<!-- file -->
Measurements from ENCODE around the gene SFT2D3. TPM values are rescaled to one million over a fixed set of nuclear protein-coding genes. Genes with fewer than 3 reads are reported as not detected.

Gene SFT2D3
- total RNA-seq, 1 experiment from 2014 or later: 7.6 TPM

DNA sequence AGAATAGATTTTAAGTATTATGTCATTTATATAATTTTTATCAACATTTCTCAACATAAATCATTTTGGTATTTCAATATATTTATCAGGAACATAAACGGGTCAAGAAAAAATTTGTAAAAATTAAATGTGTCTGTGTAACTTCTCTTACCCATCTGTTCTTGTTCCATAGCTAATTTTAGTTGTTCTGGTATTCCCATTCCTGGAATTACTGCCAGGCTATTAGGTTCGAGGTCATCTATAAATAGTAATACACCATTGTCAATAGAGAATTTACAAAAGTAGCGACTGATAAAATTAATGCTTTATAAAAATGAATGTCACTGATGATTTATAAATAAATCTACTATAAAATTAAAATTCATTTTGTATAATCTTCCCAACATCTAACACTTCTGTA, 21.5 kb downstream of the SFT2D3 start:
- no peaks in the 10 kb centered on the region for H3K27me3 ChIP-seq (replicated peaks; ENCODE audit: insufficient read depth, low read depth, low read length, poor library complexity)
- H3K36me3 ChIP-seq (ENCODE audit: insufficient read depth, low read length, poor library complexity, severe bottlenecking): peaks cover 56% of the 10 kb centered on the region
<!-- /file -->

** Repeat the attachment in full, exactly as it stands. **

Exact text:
Measurements from ENCODE around the gene SFT2D3. TPM values are rescaled to one million over a fixed set of nuclear protein-coding genes. Genes with fewer than 3 reads are reported as not detected.

Gene SFT2D3
- total RNA-seq, 1 experiment from 2014 or later: 7.6 TPM

DNA sequence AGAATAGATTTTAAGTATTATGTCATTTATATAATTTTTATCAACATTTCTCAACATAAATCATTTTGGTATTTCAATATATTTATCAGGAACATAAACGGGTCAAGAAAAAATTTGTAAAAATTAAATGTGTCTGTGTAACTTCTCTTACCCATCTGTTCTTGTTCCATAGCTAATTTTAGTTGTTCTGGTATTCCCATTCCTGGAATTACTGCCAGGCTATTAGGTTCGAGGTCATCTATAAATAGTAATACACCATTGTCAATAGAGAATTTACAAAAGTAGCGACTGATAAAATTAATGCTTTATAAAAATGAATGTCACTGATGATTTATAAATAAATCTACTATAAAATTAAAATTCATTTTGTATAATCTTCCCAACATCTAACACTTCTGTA, 21.5 kb downstream of the SFT2D3 start:
- no peaks in the 10 kb centered on the region for H3K27me3 ChIP-seq (replicated peaks; ENCODE audit: insufficient read depth, low read depth, low read length, poor library complexity)
- H3K36me3 ChIP-seq (ENCODE audit: insufficient read depth, low read length, poor library complexity, severe bottlenecking): peaks cover 56% of the 10 kb centered on the region